In August of 1815 another paroled prisoner of war, this time the famous Baron Cambronne, also described his struggles and mental anxieties in a lengthy letter to his mother.13  Paroled in the Devon town of Ashburton, the Baron complained about the cost of living and asked his mother to send money. However, it is on his conduct in the aftermath of Napoleon’s return from Elba and events at Waterloo that he dwells at length.  It was clearly playing on his mind and, perhaps, time spent isolated on parole in Britain far away from events in France may have given him too much time to ruminate. Uncertain about his future and with a wound troubling him, the Baron unburdened his troubles in the letter to his mother. 

  • 13. Pierre Jacques Étienne Cambronne, 1770-1842; TNA ADM 105/61 intercepted letter dated 7th August 1815.

Whilst Baron Cambronne may have felt isolated, others as we have seen above threw themselves into activities and tried to make the best of parole life. Most of the source materials reveal only a male experience of life in a parole town. However, another intercepted letter, albeit one from what appears to be a wealthy family, provides a rare insight into what life may have been like for a young woman, paroled with her patents in the Hampshire town of Alresford in 1812. In her letter to a friend, a young woman named ‘Henriette’, gives a brief, vivid insight into gossip and life in a parole town, as well as into the giddy whirl of her social life which included a ball to celebrate her parents’ 25 years of marriage. Of course, that the letter had been intercepted suggests that British authorities believed it may not have been genuine, or perhaps Henriette had tried to send the letter without first obtaining permission from the towns’ parole agent.  Whatever the reason, the letter is written in an arch, slightly giddy style and, if taken at face value, it provides us with an interesting account of what life could have been like for a young woman on parole. Henriette’s social life appears to have encompassed both French and British individuals, thereby allowing us to envisage how a young woman who was also a prisoner of war need not completely hamper her social life.14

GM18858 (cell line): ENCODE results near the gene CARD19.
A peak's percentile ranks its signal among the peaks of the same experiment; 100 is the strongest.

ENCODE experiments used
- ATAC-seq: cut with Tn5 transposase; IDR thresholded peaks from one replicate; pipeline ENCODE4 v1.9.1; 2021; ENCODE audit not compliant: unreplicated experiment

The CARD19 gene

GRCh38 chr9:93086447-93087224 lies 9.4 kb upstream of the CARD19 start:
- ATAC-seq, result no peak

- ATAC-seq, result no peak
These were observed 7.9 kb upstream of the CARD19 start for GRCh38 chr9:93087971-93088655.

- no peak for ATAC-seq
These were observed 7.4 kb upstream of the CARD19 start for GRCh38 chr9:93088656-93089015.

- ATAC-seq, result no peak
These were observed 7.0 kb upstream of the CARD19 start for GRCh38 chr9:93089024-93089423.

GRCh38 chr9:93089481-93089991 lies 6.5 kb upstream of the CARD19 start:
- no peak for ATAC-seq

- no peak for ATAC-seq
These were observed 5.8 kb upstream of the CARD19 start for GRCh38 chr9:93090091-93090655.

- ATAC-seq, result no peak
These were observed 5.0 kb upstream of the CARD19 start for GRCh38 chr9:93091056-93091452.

What impact the parole towns had on British culture in the eighteenth century is difficult to quantify as there has been only a few academics who have researched the subject. Much of the material on these towns and their paroled guests can still only be found in archives, where letters and reports reveal a rich thread of wartime social and cultural interactions between the paroled prisoners and their British hosts. The end to the parole town came in 1814 with the cessation of hostilities between Britain and France, although it was briefly re-established in 1815 for captives taken at Waterloo. In future wars, parole would no longer be used by Britain to manage its higher-ranking prisoners of war. In the nineteenth century, the treatment of prisoners of war entered a period of transition before the eventual establishment of greater protections in the Hague (1899 & 1907) and Geneva Conventions (1949). 

  • 14. TNA ADM 105/61 prisoner of war miscellaneous papers.
Citer cet article
COPPINS Abigail, "Parole towns in Britain", Encyclopédie numérique de la sociabilité britannique au cours du long dix-huitième siècle [en ligne], ISSN 2803-2845, Consulté le 17/07/2024, URL:

Références complémentaires

Abell, Francis, Prisoners of War in Britain 1756 to 1815: a record of their lives, their romance and their sufferings (Oxford: Oxford University Press, 1914)

Charters, Erica, Rosenhaft, Eve and Smith Hannah (eds.), Civilians and War in Europe 1618–1815 (Liverpool: Liverpool University Press, 2012)

Crimmin, Patricia K., ‘Prisoners of war and British port communities, 1793–1815’, The Northern Mariner/Le marin du nord, (vol. 6, n° 4, 1996), p. 17–27.

Daly, Gavin, ‘Napoleon’s lost legions: French prisoners of war in Britain, 1803–1814’, History, (vol. 89, n° 3, 2004), p. 361–80.